Cutting foreign aid programs will do little to get us out of debt, but would be a devastating setback in the fight against global, extreme poverty.
Nearly 50 million Americans are currently living below the poverty line (that is $22,000 for a household of four) and half of them are working full time jobs.
In our current economic system, the "happiness" of the super-elite is secured while the lives, liberty, and access to basic needs of the rest suffer. This isn't the American Dream and it isn't God's dream either.
This morning, as I caught up on what had been going on in the world over the weekend, I stumbled across a very interesting resource -- a website that compares the frequency with which words appear in the Bible and the Quran.
On Sunday (10/30), the Anglican Bishop of London, the Rt. Rev. Dr. Richard Chartres, met with Occupy London protesters who have encamped for several weeks now on the ground of St. Paul's Cathedral in London, in an ongoing attempt to get the demonstrators to leave church grounds.
Chartres wants the Occupiers to vacate cathedral property and stopped short, in an interview with the BBC yesterday, of saying he would oppose their forcible removal. Other British clergy, however, are rallying behind the demonstrators, saying they would physically (and spiritually) surround protesters at St. Paul's with a circle of prayer or "circle of protection."
Abuse at Afghan Prisons. How Catholic Conservatives could turn the GOP presidential race. OpEd: Jesus would not #OccupyWallStreet. OWS is "largely secular." Religious leaders see immigration as "God's Call." OpEd: Alabama new immigration law has unintended consequences. OpEd: Wall Street Worship. Could 2012 be the most ideological election in years? And much more.
Last weekend, I had the privilege of spending some time at the End Genocide Action Summit, which brought people from all over the world to Washington, D.C., to learn about and fight against genocide, particularly the ongoing genocide being waged by Omar al-Bashir against the people of Darfur, Sudan.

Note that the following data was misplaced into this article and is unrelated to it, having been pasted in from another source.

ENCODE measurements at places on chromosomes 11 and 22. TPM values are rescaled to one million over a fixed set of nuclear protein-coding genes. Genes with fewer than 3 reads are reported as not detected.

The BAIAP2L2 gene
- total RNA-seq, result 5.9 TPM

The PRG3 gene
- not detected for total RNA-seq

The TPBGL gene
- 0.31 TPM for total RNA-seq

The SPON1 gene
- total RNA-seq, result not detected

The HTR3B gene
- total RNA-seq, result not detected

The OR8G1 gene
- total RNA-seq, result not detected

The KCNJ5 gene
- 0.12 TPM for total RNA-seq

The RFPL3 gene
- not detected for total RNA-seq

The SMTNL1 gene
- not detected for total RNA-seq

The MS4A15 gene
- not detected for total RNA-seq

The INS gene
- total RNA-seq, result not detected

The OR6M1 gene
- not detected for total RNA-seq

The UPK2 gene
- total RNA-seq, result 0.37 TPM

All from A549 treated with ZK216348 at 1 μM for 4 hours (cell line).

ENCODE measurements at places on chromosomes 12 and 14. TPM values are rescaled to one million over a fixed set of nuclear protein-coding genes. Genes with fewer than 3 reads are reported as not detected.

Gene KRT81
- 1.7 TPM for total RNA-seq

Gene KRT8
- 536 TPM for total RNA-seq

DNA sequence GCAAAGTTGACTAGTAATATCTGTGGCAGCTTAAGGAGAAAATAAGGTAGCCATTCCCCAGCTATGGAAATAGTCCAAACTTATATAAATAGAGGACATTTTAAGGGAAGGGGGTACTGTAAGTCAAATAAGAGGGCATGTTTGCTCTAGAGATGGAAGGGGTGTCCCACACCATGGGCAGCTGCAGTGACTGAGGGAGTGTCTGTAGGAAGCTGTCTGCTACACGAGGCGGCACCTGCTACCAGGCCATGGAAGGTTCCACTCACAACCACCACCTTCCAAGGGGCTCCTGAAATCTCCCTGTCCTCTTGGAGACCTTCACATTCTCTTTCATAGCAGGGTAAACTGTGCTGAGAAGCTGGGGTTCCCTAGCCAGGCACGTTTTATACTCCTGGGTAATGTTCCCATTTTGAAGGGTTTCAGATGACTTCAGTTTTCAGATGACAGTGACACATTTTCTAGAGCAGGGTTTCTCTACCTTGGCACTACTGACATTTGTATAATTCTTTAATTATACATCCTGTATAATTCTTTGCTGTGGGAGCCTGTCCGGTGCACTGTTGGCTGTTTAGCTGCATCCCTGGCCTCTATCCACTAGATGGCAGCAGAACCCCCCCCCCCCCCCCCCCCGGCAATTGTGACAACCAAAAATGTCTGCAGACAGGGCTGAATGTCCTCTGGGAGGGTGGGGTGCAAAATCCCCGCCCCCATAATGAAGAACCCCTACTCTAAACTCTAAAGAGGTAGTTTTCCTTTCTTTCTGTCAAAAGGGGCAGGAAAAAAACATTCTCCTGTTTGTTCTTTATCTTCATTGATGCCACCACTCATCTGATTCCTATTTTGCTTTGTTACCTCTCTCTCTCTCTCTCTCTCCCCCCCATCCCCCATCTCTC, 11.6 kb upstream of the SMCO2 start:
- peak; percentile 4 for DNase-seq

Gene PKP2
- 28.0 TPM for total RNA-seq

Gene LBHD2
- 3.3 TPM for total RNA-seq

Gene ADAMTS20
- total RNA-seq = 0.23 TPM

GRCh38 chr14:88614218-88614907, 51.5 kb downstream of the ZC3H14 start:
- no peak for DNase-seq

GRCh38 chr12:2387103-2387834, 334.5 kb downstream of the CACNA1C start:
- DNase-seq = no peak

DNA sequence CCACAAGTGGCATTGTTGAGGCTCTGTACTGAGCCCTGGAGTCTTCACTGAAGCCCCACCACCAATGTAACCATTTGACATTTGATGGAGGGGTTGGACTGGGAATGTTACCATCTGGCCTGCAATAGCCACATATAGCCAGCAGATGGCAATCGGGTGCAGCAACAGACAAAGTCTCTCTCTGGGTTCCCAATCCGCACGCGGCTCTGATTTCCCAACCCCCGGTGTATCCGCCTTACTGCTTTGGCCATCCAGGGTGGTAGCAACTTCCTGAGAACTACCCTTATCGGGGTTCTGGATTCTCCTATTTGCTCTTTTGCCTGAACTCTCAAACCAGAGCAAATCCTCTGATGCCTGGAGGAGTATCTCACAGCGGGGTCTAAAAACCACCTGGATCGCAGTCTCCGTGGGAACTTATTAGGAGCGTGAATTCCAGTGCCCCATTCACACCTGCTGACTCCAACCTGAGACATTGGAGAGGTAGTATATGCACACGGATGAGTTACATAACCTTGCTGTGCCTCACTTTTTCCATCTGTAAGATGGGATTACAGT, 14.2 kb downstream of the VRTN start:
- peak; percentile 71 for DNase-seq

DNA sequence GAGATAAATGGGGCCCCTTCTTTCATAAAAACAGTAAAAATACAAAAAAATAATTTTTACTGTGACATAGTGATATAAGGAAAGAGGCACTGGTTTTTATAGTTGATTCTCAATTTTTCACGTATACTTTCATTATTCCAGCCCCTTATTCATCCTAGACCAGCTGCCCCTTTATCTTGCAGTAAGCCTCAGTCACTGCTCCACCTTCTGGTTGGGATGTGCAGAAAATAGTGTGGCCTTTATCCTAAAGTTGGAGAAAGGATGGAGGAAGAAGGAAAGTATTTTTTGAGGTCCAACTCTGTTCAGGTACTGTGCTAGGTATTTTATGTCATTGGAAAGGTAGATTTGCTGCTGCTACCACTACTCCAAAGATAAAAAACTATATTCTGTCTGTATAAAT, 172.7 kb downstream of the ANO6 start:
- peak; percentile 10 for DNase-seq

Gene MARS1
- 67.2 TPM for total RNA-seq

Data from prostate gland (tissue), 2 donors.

Finally, as President Obama has announced, this American war will soon be over, with most of the 44,000 American troops still in Iraq coming home in time to be with their families for Christmas.
The initial feelings that rushed over me after hearing the White House announcement were of deep relief. But then they turned to deep sadness over the terrible cost of a war that was, from the beginning, wrong; intellectually, politically, strategically and, above all, morally wrong.
The War in Iraq was fundamentally a war of choice, and it was the wrong choice.
We've compiled a list of links where you can learn more about the genesis of the #OccupyWallStreet movement, including links to news reports, organizations involved in formenting the movement and local groups in every state where you can get involved close to home (if you don't live in Lower Manhattan.)
Just a few days after I returned from my respite in the mountains, Israeli forces killed eight Turkish nationals and one American on a Gaza-bound aid flotilla. Protests erupted all over Israel and Palestine.
In the midst of this tragic chaos I found myself visiting my yoga center more often than usual, hoping to find another glimpse of the peace I had tasted so vividly just a few days before. Perhaps these wise, centered people could offer a perspective that would look forward to a vision of understanding, or reconciliation -- a vision too often missed by politicians, military officials, media, and even activists.